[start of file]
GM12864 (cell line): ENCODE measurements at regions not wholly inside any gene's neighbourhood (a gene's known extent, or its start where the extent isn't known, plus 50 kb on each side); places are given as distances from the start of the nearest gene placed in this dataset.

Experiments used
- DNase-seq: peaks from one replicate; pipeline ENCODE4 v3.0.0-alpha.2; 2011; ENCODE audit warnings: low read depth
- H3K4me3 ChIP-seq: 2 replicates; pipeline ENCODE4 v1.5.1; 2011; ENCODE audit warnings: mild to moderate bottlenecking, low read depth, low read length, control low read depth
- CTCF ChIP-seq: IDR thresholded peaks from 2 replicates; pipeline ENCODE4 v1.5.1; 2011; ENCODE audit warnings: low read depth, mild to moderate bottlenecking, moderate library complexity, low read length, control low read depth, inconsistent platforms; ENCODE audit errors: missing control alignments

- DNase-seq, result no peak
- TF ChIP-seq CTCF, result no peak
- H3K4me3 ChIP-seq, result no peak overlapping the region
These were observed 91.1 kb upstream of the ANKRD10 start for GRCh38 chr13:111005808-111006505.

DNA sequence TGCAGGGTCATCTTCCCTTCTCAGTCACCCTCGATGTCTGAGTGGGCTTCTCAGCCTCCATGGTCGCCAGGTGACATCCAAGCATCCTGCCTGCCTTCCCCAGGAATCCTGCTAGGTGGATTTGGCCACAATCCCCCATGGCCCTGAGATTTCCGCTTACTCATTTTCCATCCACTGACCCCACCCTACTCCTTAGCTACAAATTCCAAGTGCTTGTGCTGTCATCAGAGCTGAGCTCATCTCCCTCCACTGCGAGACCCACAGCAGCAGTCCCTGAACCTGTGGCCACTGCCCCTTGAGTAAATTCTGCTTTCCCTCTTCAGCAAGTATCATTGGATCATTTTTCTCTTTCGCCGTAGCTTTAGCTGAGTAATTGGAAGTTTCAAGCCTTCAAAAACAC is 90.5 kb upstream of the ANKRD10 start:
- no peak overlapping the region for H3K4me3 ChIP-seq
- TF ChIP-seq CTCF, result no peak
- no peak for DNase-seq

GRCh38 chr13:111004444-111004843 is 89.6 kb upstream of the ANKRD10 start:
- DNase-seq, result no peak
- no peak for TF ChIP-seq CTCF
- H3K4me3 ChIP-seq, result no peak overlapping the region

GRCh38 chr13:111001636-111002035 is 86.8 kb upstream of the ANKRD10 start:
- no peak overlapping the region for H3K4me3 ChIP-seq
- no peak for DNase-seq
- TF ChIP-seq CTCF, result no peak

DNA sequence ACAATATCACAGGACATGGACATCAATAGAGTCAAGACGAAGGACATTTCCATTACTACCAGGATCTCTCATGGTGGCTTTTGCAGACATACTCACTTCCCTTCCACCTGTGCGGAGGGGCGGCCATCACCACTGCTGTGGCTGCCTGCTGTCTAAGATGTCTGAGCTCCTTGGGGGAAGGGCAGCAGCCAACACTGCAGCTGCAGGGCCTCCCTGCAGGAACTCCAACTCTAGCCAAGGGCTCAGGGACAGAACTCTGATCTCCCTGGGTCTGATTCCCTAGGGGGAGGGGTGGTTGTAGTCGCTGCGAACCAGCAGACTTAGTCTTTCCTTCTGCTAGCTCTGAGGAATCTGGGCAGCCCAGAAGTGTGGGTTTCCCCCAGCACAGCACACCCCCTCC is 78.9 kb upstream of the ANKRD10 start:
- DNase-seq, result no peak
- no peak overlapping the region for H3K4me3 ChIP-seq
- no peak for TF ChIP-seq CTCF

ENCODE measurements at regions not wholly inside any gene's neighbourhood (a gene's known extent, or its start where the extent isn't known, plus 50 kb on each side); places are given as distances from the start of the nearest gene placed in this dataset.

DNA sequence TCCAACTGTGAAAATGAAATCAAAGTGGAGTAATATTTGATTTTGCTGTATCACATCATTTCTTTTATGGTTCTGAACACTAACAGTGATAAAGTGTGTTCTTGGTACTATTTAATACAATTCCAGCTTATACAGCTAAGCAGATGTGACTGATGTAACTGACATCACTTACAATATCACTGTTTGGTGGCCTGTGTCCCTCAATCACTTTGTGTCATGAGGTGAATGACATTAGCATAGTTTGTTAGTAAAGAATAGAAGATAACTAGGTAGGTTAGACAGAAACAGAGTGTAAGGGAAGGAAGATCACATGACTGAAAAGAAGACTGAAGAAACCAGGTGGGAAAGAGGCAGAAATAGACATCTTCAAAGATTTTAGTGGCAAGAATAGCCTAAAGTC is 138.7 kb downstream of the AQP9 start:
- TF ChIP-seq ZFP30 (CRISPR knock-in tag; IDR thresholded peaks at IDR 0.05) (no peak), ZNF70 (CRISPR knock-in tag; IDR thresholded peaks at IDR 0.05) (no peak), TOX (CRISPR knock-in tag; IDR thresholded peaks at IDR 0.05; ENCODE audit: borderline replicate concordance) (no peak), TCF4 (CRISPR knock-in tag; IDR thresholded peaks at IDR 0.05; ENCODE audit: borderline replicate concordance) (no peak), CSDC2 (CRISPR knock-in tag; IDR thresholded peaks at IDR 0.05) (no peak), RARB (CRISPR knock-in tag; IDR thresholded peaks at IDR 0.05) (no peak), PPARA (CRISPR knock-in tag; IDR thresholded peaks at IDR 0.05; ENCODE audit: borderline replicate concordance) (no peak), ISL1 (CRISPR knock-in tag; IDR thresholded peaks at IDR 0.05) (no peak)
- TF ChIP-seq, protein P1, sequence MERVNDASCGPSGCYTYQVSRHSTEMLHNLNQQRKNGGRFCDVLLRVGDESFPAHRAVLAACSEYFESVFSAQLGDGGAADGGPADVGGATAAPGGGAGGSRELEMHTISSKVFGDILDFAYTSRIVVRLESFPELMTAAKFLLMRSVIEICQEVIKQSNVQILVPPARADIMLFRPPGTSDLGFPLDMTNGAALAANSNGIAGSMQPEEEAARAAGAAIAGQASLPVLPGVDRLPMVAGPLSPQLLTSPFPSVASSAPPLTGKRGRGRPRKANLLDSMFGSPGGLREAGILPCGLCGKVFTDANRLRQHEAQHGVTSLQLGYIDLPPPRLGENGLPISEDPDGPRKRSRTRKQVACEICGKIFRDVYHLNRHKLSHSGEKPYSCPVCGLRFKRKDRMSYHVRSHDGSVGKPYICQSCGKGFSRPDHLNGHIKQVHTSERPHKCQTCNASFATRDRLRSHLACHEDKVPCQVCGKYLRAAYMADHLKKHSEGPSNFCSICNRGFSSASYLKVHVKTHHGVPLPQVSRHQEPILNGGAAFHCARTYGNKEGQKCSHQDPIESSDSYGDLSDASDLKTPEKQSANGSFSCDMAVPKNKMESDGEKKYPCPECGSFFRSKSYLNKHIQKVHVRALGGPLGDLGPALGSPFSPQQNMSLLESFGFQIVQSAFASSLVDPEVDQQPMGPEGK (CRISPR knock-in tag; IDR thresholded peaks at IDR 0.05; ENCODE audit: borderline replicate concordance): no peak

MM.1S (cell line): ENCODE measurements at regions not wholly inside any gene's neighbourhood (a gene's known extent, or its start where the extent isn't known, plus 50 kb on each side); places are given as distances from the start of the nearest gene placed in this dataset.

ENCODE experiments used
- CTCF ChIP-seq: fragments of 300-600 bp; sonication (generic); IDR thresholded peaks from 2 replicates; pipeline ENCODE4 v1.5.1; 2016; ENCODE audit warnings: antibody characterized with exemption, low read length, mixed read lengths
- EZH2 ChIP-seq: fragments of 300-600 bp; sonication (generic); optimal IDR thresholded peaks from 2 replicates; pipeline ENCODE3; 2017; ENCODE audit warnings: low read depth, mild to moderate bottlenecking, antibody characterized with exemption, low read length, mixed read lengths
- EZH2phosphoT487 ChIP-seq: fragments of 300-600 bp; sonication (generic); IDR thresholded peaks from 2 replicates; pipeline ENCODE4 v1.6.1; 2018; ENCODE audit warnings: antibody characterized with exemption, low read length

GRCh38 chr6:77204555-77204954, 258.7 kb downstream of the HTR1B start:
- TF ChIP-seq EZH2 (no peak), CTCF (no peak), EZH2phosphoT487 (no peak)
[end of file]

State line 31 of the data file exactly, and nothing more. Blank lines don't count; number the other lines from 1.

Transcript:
ENCODE experiments used